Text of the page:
Clearly, it takes an unusual level of aspiration to simply decide to attempt Everest. And to pull it off -- to reach the summit and return safely to base camp -- demands extraordinary commitment and perseverance. Only one climber in seven who attempt it reaches the top. Of every fourteen who do reach the summit, one dies trying.
Even veteran climbers face the challenges of hypoxia (lack of oxygen), loss of strength, altitude sickness, intestinal sickness, weight loss, homesickness, brutal weather conditions (including extreme heat in the Western Cwm at 20,000 feet), recalcitrant porters, strained international group dynamics (11 teams crowded onto the mountain in 1996), and "objective dangers" such as being crushed by apartment house sized blocks of ice that litter the Khumbu Icefall, a glacier in motion.
Planning an Everest assault begins with the pieces of a strategic puzzle, the pyramid of support whose foundation must be balanced on the edge of an ominous glacier at 18,000 feet. Food, cooking fuel, supplemental oxygen, rope, hardware, tents -- all must be dispatched in stages to the four high camps on the mountain. In addition, in 1996 the IMAX Filming team brought along one of the world's heaviest cameras, plus hundreds of pounds of film (8 pounds of IMAX film lasts 90 seconds). At altitudes where team members cut their toothbrushes in half to save weight, it takes extraordinary effort to get a "non-essential" 42-pound large format camera to the summit.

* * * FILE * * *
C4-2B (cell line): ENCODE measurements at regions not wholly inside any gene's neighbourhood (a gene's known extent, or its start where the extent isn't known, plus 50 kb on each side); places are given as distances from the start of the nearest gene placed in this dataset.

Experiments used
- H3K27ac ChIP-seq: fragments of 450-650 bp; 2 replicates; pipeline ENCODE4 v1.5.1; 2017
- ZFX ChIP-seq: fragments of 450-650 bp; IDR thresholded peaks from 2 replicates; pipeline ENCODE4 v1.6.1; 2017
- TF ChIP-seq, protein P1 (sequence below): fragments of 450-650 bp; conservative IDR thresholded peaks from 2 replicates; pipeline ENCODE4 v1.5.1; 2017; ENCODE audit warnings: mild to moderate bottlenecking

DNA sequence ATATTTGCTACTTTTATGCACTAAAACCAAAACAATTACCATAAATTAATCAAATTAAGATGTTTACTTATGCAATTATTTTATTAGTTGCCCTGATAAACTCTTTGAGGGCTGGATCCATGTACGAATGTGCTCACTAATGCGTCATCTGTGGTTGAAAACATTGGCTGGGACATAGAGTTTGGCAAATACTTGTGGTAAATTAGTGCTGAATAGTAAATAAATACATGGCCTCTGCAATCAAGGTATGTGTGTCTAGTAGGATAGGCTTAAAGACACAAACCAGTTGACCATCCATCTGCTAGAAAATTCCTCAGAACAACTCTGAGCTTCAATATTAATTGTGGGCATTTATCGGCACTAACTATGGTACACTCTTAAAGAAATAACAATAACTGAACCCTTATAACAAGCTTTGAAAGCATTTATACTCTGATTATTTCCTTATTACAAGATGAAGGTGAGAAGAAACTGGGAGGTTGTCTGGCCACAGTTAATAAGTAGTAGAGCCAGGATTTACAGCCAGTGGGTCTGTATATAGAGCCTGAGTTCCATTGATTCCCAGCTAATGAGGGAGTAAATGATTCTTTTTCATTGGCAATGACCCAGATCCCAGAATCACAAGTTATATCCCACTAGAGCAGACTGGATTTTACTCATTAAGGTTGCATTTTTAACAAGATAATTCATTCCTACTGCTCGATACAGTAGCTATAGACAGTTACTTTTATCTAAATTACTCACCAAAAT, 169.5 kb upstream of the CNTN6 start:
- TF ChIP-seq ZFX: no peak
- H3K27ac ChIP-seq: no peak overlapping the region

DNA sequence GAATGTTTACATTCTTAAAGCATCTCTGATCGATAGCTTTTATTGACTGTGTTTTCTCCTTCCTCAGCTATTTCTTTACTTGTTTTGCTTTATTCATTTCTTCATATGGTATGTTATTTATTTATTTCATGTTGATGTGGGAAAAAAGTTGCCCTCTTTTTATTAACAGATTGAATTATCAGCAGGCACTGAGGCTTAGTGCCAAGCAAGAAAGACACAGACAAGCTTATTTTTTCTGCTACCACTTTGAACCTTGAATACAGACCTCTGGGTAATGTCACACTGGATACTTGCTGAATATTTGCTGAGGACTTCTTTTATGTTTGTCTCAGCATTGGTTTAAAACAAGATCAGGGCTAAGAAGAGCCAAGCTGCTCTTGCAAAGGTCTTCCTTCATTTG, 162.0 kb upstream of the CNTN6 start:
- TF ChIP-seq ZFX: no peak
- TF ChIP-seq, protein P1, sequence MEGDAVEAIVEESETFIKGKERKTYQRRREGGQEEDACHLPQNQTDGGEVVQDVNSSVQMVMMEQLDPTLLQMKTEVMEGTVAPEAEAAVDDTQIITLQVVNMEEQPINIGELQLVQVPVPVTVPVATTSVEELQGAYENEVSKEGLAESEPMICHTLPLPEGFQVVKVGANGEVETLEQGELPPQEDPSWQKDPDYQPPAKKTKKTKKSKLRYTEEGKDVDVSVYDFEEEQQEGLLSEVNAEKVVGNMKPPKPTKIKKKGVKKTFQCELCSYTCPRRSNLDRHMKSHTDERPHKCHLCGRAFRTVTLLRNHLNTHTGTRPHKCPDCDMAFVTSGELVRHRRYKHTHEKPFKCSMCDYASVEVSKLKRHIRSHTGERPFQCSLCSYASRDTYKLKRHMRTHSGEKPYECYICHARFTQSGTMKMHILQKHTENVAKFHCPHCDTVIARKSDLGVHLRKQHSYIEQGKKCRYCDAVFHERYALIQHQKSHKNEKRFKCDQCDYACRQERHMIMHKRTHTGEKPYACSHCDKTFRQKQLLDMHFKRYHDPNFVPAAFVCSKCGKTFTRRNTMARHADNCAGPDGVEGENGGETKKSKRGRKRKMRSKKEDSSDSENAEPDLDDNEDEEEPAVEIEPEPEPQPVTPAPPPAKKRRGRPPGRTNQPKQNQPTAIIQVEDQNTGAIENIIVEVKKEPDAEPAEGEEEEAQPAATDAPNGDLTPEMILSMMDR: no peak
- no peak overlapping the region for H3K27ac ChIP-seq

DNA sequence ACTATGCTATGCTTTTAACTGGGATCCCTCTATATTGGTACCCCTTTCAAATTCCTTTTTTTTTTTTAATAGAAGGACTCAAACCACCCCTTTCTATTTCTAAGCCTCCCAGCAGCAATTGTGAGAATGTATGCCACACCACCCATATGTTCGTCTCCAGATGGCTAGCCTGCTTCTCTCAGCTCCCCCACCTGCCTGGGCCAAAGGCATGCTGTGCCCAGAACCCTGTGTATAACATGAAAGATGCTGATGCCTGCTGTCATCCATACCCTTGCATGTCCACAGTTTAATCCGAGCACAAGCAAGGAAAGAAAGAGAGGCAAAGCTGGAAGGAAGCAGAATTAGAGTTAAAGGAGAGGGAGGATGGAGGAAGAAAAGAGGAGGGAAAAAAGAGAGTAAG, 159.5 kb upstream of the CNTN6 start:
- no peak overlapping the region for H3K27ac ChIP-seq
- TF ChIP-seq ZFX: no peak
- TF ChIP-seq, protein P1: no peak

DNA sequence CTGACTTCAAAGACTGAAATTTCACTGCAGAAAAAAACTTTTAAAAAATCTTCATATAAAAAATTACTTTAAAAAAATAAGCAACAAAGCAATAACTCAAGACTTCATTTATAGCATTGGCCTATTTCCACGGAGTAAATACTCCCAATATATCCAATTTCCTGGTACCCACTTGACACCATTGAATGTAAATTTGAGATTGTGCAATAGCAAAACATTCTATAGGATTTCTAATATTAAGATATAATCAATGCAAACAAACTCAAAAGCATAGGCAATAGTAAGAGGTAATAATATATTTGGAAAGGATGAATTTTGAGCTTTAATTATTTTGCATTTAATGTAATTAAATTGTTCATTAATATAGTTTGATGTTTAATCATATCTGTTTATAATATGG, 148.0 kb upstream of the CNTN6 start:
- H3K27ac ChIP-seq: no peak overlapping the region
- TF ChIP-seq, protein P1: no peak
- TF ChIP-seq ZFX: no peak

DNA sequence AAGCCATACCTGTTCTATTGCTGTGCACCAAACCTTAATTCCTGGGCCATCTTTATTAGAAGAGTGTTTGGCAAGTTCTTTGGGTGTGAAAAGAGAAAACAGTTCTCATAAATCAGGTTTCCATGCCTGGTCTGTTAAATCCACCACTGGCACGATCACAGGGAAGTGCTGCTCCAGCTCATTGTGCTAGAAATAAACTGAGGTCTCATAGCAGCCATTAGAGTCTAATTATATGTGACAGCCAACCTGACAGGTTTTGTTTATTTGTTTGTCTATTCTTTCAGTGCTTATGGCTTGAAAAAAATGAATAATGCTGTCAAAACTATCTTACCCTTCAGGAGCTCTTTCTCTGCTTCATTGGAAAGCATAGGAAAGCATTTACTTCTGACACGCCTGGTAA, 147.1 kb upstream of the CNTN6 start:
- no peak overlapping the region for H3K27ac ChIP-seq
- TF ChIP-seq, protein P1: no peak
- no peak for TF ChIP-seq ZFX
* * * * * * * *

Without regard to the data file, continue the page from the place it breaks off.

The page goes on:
Selection of the IMAX team was critical. Leader David Breashears was obliged to tell Sumiyo Tsuzuki -- who was ailing but game for the attempt -- to remain on the South Col. Any climber in trouble puts all nearby climbers at risk, as was dramatically learned when a freak storm caught other expeditions summit climbers out after dark, high on the mountain. Twelve climbers were lost, in a sequence of events that has been analyzed and revisited ever since.
In Everest: To the Top of the World, Broughton Coburn uses expedition slides to illustrate the organization and dynamics of the IMAX team's attempt on Everest, and to explore the natural and human events that led to the tragic loss of climbers. The IMAX team responded to the tragedy skillfully and compassionately, and two weeks later reached the top with the oversized camera. There has seldom been such a team effort: to film from the summit necessitated that 11 people reach the top along with the camera, with 40 others delivering supplies and providing critical backup.
Indeed, climbing Everest safely requires leadership, planning, confidence, commitment, apprenticeship, experience, judgment, strength, persistence, patience, professionalism, teamwork and humility -- all in a measured balance. For each of these attributes, Coburn presents examples of how they were used to further the IMAX team's effort, and how they affected the outcome.
Coburn also touches on additional topics such the role of the Sherpas, the media, competitiveness, guiding of clients, poor planning and judgment, and the varied responses to bad luck.
For schools, colleges and universities especially, please see the Himalayan-theme Programs for an outline of related Himalayan topics suitable for a custom presentation.